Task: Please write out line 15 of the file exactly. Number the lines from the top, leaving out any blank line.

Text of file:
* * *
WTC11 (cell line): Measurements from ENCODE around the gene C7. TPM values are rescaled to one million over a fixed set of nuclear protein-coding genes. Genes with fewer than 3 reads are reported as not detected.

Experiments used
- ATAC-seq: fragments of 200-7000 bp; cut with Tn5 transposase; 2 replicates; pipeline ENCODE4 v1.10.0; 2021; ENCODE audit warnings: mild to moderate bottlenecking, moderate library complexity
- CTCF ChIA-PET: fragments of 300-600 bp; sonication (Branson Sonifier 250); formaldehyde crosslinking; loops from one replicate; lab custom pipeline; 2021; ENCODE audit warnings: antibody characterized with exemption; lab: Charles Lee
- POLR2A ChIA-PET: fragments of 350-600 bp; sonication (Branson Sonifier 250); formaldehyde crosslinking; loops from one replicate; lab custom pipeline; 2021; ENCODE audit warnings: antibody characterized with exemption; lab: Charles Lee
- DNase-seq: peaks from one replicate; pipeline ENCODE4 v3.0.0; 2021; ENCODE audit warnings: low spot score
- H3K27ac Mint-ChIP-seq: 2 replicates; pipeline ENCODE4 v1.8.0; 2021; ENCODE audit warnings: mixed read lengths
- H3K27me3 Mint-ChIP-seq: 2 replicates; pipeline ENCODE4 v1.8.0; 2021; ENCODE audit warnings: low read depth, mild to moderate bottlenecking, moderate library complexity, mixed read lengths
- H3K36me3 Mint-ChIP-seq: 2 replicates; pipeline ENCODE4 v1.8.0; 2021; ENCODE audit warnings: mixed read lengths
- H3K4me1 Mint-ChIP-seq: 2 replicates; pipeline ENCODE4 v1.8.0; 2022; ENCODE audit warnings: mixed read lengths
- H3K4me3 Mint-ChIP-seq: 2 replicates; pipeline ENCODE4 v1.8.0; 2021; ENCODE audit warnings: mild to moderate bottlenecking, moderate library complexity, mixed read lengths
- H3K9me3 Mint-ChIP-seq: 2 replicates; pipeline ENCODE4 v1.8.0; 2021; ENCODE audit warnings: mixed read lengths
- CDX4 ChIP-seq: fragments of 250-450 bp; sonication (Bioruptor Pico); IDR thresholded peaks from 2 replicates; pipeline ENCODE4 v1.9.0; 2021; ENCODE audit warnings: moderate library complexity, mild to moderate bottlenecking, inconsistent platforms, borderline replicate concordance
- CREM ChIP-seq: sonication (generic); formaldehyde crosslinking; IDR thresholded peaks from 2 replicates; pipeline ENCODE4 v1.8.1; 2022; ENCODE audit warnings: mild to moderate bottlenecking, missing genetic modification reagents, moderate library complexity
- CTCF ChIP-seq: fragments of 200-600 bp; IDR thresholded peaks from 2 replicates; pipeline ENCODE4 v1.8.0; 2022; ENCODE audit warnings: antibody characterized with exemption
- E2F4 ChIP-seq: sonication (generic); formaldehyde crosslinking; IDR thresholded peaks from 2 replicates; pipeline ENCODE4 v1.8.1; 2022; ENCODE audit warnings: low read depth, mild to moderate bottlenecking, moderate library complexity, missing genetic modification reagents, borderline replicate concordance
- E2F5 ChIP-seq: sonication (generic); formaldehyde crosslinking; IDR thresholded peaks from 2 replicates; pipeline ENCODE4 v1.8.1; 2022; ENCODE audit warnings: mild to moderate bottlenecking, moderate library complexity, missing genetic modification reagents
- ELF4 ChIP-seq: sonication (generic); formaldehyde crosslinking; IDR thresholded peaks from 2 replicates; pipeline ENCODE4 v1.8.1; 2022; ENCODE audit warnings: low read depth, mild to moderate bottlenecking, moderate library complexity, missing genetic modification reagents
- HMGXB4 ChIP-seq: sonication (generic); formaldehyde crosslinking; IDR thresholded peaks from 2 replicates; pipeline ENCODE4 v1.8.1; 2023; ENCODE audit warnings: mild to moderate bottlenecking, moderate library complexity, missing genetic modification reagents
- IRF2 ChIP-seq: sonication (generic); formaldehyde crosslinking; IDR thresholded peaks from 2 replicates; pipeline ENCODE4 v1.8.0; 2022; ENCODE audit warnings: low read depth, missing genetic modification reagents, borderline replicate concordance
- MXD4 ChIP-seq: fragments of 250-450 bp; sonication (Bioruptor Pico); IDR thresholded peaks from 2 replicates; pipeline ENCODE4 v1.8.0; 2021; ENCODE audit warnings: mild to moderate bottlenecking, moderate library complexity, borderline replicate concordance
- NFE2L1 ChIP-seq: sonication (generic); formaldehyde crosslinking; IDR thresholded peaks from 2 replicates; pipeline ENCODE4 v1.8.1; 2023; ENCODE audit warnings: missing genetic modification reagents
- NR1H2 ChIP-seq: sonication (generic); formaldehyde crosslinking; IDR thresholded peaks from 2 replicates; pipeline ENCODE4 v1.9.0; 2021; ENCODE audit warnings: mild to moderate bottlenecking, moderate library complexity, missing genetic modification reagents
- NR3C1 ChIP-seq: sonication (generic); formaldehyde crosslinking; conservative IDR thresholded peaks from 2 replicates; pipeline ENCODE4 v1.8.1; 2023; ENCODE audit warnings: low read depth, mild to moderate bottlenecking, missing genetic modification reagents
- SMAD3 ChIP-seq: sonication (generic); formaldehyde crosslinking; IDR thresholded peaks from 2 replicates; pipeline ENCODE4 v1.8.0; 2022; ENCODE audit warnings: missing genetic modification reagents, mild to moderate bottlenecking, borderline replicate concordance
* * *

- CTCF ChIP-seq: fragments of 200-600 bp; IDR thresholded peaks from 2 replicates; pipeline ENCODE4 v1.8.0; 2022; ENCODE audit warnings: antibody characterized with exemption